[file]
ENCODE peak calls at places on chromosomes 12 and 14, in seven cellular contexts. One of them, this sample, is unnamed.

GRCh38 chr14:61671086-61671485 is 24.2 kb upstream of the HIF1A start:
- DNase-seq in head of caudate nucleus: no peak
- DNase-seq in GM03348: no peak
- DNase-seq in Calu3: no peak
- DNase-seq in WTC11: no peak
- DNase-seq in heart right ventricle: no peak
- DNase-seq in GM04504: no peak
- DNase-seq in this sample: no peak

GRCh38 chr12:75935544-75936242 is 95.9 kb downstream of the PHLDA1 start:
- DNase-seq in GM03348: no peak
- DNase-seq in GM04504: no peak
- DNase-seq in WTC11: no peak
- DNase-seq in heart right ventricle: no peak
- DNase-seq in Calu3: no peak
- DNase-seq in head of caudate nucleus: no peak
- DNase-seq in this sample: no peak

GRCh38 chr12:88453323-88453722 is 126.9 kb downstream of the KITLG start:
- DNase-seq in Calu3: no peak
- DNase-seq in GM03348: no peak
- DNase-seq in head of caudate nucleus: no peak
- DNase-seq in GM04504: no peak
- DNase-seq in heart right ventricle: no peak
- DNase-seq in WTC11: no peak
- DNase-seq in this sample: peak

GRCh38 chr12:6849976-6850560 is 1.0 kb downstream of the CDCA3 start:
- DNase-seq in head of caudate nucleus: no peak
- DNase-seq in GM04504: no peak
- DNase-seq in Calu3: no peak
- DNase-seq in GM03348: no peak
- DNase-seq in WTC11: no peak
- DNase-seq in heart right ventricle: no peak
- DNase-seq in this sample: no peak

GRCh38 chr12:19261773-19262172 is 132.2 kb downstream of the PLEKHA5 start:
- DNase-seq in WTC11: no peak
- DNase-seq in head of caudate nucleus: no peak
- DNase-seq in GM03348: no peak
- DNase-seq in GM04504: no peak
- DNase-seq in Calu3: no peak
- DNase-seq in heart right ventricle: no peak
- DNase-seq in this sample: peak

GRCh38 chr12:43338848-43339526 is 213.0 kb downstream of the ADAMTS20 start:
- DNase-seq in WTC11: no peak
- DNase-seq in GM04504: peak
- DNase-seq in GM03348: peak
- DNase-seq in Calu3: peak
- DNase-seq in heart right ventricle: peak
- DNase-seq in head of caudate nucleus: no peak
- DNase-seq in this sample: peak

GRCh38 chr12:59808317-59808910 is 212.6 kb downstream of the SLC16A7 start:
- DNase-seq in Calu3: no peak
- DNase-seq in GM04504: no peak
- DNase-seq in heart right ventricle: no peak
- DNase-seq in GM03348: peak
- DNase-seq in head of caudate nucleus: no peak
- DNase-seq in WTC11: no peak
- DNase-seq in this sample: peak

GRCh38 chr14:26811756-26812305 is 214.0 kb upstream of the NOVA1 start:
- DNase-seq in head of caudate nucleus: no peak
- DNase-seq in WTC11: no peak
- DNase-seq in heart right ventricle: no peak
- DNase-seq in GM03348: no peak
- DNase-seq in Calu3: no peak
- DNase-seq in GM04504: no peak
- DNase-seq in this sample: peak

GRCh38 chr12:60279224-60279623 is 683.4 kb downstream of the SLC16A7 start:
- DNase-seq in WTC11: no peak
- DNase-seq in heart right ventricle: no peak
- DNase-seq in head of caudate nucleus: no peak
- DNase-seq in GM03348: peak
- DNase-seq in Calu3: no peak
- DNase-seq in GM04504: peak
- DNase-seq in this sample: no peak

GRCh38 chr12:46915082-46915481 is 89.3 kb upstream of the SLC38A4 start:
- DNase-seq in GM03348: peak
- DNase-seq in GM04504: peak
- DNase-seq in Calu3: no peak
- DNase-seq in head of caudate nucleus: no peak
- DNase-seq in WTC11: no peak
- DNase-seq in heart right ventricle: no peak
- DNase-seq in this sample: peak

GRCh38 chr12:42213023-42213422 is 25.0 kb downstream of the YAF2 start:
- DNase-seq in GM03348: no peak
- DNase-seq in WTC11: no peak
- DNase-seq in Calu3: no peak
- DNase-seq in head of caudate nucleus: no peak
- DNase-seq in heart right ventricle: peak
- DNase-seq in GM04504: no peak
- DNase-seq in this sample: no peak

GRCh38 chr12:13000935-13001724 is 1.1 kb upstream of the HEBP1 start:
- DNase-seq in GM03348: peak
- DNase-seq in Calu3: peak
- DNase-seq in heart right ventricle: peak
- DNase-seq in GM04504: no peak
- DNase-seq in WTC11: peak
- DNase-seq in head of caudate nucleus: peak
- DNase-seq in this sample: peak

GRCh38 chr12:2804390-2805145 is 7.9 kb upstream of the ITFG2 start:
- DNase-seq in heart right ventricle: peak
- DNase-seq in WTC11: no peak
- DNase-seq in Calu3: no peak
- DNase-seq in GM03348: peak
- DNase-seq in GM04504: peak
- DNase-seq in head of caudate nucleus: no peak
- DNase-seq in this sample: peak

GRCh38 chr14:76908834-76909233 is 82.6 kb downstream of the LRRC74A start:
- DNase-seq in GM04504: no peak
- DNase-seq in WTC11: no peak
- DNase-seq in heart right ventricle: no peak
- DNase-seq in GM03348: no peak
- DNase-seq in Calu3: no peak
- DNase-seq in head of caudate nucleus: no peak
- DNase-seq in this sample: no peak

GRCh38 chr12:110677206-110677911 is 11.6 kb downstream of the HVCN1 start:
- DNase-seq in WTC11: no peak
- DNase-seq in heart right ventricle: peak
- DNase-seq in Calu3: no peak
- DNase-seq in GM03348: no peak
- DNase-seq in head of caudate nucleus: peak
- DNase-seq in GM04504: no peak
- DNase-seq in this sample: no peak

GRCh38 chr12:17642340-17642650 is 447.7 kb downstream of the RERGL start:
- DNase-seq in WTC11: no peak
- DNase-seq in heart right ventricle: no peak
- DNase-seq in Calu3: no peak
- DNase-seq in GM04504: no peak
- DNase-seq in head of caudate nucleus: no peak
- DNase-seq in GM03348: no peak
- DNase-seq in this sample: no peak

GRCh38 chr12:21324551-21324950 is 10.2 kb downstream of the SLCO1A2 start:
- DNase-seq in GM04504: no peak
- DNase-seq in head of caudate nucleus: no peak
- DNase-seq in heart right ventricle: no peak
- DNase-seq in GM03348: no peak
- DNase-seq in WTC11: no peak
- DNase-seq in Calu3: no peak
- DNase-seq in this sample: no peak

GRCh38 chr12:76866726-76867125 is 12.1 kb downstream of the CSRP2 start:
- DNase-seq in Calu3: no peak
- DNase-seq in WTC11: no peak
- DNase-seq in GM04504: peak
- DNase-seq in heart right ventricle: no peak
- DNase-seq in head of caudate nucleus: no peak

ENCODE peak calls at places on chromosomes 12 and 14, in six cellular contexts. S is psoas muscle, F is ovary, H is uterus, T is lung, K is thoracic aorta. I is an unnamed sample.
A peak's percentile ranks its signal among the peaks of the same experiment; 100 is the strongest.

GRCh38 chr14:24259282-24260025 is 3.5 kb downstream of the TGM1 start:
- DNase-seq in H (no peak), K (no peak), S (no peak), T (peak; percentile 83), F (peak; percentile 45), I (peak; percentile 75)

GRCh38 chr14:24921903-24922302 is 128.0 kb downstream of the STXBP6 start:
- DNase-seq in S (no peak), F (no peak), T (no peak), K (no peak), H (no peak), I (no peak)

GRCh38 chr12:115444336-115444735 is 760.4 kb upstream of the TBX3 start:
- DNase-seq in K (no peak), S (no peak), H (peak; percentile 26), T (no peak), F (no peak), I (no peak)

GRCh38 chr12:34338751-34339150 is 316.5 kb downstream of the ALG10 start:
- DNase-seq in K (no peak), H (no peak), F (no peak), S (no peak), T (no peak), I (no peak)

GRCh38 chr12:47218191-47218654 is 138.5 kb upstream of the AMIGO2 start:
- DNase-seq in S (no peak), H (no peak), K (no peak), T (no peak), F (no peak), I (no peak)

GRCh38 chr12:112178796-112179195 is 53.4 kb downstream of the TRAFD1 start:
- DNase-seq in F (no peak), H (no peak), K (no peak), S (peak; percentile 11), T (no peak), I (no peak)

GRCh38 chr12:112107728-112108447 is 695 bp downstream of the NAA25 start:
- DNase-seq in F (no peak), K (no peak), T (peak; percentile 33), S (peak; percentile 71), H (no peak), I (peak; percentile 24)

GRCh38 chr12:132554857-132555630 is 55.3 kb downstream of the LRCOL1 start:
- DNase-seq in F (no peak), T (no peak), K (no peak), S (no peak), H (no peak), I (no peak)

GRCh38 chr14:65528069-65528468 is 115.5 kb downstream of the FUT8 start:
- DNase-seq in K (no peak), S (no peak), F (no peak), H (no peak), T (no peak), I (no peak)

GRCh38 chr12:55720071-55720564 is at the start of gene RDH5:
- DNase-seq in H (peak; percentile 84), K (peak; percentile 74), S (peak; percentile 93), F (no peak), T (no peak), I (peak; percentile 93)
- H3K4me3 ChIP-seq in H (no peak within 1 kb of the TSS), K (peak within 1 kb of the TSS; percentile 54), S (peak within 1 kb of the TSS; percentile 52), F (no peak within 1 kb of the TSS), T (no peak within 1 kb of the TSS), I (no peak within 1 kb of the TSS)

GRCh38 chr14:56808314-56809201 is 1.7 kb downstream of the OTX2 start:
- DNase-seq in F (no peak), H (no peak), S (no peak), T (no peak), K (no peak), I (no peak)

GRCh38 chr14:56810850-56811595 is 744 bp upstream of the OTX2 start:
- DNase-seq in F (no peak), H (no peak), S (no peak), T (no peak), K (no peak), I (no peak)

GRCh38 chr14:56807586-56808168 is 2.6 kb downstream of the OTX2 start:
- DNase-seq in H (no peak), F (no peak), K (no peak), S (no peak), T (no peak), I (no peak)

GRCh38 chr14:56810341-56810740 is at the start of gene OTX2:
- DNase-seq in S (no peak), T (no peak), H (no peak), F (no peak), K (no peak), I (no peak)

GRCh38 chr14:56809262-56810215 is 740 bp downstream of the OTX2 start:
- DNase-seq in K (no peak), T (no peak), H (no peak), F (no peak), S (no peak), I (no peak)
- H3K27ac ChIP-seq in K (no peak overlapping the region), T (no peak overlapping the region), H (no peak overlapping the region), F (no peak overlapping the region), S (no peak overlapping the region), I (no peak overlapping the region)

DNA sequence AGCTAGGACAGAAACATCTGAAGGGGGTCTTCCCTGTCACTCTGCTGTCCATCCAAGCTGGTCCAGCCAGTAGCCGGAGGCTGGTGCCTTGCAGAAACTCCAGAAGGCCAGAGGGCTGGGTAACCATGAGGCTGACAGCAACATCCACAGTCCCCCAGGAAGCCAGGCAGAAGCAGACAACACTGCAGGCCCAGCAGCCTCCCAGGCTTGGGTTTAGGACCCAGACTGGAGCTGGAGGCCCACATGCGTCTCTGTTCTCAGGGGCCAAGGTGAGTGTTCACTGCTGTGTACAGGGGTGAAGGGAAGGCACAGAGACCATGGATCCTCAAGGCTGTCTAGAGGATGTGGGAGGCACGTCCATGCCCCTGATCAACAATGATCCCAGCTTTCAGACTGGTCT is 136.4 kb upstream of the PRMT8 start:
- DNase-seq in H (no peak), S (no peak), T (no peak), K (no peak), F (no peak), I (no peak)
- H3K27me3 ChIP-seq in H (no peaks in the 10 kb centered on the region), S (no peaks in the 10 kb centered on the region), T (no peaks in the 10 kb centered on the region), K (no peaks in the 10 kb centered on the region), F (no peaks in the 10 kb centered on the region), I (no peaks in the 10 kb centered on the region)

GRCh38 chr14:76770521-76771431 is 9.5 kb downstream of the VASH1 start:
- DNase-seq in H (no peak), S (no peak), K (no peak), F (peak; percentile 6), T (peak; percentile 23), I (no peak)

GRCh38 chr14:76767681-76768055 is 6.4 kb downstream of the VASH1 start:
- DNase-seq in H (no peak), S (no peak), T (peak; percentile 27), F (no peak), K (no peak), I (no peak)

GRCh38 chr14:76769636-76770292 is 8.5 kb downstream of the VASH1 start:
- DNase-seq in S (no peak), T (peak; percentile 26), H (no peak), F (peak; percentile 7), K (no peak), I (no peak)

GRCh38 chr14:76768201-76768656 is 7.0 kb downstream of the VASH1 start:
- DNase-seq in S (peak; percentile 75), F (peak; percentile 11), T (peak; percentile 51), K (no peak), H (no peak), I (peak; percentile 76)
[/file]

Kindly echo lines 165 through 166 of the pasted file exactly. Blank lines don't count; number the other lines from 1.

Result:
- DNase-seq in H (peak; percentile 84), K (peak; percentile 74), S (peak; percentile 93), F (no peak), T (no peak), I (peak; percentile 93)
- H3K4me3 ChIP-seq in H (no peak within 1 kb of the TSS), K (peak within 1 kb of the TSS; percentile 54), S (peak within 1 kb of the TSS; percentile 52), F (no peak within 1 kb of the TSS), T (no peak within 1 kb of the TSS), I (no peak within 1 kb of the TSS)